A few months ago, I started teaching myself Japanese. So far, I only know a few words and some grammatical rules, and I can only build a few versions of the same simple sentences. When it comes to French, I know how to build sentences and inflect words; but as soon as I have to talk about new things, I am lost. Knowing the grammar doesn’t help, because I haven’t practised enough to be able to apply it in every situation.
Learning a language takes thousands of hours and thousands of mistakes. We know we will never be fluent in Japanese if we never speak Japanese. Yet somehow, we expect ourselves to be able to apply new rules to our lives in a heartbeat. We may hear some great advice on a podcast and curse ourselves for having forgotten about it a week later.
We have to remember it will take time and practice before we can apply new rules naturally, no matter how obvious they may seem to those who have practised them longer than us.
For example, I know very well that speaking in public isn’t dangerous. I know exactly how to prepare and give a lecture, but in reality, I still can’t apply all the rules.
A week ago, I gave a lecture at my old university. Having done this twice last year, I somehow expected myself not to get scared this time. So when I did, I was too disappointed in myself to admit it. I should have been practicing in Scotland, but I was too anxious to even think about the lecture. Instead, I pushed my notes to the bottom of my backpack and pretended the fear wasn’t there.
During the lecture, I had to keep reminding myself of the simplest of rules. I struggled to find the right words, the ones I had practiced out loud for the first time the night before, in a mind cluttered with instructions:
Focus. Keep breathing. Stop blushing. Stop shaking. Look up. Don’t stare. Speak louder. Slow down. Stop saying um. Stop looking at the screen. Stop thinking about later. Stop fiddling with your hands. And on and on until I was done and stumbled back to my seat wanting to melt into it.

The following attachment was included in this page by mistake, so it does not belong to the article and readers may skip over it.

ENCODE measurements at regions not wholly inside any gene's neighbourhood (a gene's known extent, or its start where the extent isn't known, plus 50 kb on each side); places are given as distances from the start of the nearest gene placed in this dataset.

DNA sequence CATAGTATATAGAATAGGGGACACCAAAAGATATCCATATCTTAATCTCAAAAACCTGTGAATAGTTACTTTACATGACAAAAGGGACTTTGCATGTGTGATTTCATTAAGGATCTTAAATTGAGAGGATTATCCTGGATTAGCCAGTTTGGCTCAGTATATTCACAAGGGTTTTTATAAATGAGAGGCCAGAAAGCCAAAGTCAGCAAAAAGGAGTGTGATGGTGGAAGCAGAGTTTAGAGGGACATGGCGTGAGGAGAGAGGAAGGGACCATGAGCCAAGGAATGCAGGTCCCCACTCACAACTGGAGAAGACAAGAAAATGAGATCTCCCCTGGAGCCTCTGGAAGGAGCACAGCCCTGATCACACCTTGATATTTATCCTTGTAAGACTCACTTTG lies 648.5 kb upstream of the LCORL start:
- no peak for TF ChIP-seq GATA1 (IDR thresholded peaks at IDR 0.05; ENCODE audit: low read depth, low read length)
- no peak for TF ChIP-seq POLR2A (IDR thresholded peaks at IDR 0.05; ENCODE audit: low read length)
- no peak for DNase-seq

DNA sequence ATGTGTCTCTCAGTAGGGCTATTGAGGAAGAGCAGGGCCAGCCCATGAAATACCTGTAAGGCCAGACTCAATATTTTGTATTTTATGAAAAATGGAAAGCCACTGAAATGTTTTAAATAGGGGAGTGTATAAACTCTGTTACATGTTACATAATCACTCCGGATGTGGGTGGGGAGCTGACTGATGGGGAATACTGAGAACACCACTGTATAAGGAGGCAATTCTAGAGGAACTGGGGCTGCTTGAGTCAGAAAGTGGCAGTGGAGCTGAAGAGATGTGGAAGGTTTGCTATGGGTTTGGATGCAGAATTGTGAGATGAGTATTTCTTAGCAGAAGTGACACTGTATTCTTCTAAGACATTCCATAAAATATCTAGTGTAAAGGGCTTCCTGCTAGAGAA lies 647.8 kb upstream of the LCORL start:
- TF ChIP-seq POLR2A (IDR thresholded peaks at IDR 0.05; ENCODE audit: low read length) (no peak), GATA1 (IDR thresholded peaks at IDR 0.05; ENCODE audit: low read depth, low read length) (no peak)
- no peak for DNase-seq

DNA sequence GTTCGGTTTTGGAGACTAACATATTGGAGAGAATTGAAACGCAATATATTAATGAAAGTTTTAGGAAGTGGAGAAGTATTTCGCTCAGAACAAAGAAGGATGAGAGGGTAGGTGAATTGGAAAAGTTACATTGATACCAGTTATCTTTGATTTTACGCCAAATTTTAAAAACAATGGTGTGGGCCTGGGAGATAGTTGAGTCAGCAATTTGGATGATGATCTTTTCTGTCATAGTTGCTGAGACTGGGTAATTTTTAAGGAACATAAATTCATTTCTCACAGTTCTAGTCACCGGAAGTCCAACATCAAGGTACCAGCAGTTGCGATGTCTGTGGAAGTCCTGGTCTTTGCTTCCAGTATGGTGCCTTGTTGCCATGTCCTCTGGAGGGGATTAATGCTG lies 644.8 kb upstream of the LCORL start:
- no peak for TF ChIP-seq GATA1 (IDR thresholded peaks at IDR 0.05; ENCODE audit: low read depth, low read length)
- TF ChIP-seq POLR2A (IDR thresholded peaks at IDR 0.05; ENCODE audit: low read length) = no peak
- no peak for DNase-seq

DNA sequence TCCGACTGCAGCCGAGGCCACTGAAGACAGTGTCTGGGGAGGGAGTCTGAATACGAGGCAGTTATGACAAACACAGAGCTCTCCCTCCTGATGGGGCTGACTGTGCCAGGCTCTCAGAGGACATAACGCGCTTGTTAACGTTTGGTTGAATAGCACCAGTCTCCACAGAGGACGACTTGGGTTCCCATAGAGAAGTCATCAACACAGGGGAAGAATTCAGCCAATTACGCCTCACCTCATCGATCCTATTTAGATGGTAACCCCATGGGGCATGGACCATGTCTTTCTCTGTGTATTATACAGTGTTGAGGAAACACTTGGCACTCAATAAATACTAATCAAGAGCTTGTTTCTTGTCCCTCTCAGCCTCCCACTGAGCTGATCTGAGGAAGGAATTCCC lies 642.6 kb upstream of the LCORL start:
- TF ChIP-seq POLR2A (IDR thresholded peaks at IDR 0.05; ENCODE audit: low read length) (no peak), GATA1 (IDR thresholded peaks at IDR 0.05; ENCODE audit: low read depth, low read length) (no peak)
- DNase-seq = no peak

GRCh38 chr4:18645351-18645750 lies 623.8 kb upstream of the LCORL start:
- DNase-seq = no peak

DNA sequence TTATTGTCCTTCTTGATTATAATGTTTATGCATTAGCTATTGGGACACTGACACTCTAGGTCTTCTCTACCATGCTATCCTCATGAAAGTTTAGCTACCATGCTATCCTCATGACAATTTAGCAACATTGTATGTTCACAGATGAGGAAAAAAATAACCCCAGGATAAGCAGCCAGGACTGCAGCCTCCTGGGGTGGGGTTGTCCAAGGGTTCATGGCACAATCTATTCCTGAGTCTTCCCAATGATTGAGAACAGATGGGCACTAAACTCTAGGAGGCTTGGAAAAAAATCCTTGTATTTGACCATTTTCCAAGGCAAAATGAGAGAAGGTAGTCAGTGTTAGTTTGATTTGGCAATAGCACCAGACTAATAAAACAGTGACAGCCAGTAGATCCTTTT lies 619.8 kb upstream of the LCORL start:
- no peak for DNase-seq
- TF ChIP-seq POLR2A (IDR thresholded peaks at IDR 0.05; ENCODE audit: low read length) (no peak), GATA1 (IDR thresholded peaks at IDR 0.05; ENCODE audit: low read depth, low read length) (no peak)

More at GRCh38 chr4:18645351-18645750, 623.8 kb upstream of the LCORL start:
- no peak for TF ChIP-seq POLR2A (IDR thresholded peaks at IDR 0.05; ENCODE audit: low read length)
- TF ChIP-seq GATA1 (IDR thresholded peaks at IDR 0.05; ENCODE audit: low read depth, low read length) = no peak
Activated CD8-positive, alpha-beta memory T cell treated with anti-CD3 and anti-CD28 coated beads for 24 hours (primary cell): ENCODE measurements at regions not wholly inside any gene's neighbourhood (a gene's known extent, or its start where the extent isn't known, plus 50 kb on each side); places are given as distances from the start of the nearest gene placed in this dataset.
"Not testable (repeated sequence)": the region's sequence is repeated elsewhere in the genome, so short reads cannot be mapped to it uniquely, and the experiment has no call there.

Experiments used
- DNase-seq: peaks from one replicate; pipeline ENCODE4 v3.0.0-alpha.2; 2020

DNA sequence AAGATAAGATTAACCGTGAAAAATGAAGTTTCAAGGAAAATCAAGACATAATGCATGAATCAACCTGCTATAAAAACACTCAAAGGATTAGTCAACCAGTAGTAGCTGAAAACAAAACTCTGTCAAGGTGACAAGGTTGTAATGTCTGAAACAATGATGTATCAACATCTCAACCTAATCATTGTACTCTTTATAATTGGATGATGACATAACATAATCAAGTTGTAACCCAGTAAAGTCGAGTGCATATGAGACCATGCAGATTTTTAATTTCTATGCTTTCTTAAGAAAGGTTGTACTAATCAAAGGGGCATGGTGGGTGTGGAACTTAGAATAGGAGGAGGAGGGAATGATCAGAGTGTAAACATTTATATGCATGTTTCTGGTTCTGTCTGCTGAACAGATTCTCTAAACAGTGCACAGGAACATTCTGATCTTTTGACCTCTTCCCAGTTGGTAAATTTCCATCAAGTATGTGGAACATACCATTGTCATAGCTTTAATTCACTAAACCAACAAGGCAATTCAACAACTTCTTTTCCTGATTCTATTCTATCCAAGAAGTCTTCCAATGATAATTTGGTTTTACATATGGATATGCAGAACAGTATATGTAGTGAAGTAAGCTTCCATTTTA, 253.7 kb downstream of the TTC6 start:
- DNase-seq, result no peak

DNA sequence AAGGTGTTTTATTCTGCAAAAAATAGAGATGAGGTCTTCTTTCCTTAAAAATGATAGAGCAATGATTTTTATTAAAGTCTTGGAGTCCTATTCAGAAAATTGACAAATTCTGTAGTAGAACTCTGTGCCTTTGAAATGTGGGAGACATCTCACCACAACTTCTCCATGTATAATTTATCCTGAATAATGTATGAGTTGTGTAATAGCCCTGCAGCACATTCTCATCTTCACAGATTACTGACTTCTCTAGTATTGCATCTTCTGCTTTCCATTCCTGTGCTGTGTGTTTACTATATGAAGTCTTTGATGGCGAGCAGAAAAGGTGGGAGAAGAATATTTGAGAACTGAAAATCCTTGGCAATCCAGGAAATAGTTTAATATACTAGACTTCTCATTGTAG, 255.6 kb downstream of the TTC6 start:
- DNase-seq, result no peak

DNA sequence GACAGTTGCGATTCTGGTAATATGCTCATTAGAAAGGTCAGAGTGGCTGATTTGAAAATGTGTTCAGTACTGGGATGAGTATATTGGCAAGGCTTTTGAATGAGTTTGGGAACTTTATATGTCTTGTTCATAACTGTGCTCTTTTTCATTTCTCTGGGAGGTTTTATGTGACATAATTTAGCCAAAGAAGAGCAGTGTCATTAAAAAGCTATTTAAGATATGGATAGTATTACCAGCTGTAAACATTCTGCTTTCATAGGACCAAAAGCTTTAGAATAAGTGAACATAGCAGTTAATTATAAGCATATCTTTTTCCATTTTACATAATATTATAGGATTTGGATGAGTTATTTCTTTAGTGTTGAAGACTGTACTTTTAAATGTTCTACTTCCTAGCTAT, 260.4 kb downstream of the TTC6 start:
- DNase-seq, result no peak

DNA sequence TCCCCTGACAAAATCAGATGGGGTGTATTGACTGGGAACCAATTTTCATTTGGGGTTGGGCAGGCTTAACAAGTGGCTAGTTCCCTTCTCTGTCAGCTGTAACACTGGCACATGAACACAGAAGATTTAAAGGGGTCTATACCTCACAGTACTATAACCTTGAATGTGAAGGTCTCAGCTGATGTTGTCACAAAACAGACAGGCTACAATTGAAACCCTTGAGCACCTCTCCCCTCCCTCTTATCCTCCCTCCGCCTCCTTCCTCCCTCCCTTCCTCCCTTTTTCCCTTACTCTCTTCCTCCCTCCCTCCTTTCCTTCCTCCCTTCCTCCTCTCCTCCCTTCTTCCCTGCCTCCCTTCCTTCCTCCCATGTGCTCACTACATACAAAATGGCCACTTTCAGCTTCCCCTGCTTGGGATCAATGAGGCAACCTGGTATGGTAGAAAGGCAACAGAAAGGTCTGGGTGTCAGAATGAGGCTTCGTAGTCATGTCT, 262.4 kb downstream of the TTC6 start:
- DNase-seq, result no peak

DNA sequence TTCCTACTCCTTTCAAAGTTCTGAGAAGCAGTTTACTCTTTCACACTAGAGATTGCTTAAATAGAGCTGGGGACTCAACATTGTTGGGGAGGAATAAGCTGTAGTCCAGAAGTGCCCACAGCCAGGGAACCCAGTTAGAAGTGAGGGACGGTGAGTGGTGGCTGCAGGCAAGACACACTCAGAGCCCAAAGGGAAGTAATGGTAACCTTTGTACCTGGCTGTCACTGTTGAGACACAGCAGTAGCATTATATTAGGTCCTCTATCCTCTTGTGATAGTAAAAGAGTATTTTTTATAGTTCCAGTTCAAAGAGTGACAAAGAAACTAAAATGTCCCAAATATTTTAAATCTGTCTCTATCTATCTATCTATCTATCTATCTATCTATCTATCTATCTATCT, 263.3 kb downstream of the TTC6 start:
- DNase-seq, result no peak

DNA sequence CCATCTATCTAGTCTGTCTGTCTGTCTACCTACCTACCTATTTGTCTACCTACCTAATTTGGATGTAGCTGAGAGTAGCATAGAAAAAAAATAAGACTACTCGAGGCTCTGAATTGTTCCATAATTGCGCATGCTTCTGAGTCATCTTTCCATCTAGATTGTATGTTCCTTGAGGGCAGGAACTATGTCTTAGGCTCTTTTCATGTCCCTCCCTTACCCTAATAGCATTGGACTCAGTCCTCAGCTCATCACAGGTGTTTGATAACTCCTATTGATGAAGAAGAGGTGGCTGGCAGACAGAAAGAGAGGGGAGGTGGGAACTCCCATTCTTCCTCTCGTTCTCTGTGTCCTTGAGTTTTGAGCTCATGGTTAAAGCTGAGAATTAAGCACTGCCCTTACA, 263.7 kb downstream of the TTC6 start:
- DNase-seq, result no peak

It was impossible. There was no way I could keep track of all those rules. So I made mistakes. I lost focus. I ran out of breath. I broke all the rules.
And it wasn’t the end of the world.
They didn’t laugh at me. I didn’t die. It was a completely acceptable lecture.
And yet, a part of me was disappointed. A part of me had built unreachable expectations of some utopian lecture and I blamed myself for not practising more, for always being so awkward in crowds.
Then I stopped. I kindly reminded myself that I’ve only just begun practising these rules. A few years ago, doing a 30-second pitch at a networking lunch required so much practice and courage and so many sleepless nights that I was completely drained afterwards. Being able to give a 30-minute lecture with such little practice and no major catastrophes was actually a huge accomplishment.
Talking in public is still French to me, and I’m far from fluent. But knowing I inspired at least one girl in that classroom makes it worth all the fear and awkwardness. I’m prepared to keep trying and failing and trying again, and maybe one day, it will be simple.